All of the characters in the movie hold on to memories of better times and long for meaningful connection with others. These, along with the fantastic dream worlds and delusions they gradually withdraw into, are violently and jarringly shattered in the film's dénouement by the bleak and brutal reality of their present circumstances. In the DVD commentary for the film, Darren Aronofsky stresses the idea that by choosing to escape reality with denial and delusion, the characters are only destroying themselves further. The hopes they have for connection with each other and with their happier pasts give way as they are separated and subjected to indifferent and exploitative treatment at the hands of strangers.

The repetitive use of the color orange/red to contrast the dreary color of scenes (Sara's hair dye debate and red dress) and oranges (drug distributor peeling the fruit in the truck) is a nod to The Godfather series, where oranges portend disaster.

Style

As in his previous film, π, Aronofsky uses montages of extremely short shots throughout the film (sometimes termed a hip hop montage). While an average 100 minute film has around 1,000 cuts, Requiem features more than 2,000. Split-screen is used extensively, along with extremely tight closeups. Long tracking shots (including those shot with an apparatus strapping a camera to an actor, called the Snorricam) and time-lapse photography are also prominent stylistic devices.

The montage shown when a character injects heroin contains a factual mistake: a closeup of the eye shows the pupil dilating when it actually contracts.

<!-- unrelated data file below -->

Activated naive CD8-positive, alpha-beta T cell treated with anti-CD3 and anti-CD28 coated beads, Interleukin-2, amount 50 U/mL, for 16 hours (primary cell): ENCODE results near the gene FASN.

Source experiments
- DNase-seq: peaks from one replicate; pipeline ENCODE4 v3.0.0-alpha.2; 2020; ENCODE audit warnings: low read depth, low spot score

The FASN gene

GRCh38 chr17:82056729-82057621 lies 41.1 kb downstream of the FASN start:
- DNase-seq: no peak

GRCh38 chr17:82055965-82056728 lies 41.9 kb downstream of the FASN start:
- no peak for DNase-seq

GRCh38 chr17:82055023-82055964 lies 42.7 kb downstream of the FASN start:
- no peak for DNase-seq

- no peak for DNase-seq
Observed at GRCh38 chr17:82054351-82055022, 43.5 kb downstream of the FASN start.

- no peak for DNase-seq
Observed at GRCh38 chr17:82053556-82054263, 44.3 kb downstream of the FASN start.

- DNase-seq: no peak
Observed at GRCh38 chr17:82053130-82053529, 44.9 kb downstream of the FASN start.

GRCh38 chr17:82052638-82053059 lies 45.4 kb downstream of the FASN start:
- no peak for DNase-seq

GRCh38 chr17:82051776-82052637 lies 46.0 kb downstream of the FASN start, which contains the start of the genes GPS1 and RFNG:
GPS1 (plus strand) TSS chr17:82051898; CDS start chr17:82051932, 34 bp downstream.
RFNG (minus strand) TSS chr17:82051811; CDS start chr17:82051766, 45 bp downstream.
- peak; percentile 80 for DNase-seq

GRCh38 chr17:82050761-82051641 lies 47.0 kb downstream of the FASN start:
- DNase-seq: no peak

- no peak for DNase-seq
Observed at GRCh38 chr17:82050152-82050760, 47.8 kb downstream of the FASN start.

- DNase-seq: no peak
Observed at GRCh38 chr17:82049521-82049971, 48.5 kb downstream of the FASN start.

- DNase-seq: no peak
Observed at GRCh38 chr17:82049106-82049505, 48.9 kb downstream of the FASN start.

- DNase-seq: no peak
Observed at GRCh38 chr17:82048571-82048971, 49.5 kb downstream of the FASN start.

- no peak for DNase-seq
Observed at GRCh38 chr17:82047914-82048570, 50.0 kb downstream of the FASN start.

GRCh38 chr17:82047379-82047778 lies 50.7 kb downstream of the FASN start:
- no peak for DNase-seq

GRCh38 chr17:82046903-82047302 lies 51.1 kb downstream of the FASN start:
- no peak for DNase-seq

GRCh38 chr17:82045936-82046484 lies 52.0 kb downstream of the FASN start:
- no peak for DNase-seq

The movie's climactic scenes are cut together rapidly, and are accompanied by a score which increases in intensity. After the climax, there is a short period of serenity during which idyllic dreams of what may have been are juxtaposed with portraits of the four shattered lives.

The movie's montage style has been widely imitated and parodied since the film's release. The Simpsons parodied the effect in the episode I'm Spelling as Fast as I Can in which Homer becomes addicted to Krustyburger's new sandwich, the Ribwich. It was also parodied in an episode of Drawn Together, an episode of Sealab 2021, and a commercial for Nescafé.

Soundtrack

Main articles: Requiem for a Dream (soundtrack) and Lux Aeterna (Requiem for a Dream)

The soundtrack was composed by Clint Mansell and performed by the Kronos Quartet. It is notable for its use of sharp, string instruments to create a cold and discomforting sound from instruments frequently used for their warmth and softness (an effect pioneered in film soundtracks by Bernard Hermann).

The soundtrack has been widely praised and has subsequently been used in various forms in trailers for other films and series, including The Da Vinci Code, Sunshine, Saw, and Lost. More specifically, a version of the recurring theme was re-orchestrated for the The Lord of The Rings: The Two Towers film trailer. This version is often known as "Requiem for a Tower". It has also been featured in many other adverts and trailers, and as re-mixes on other artists' albums.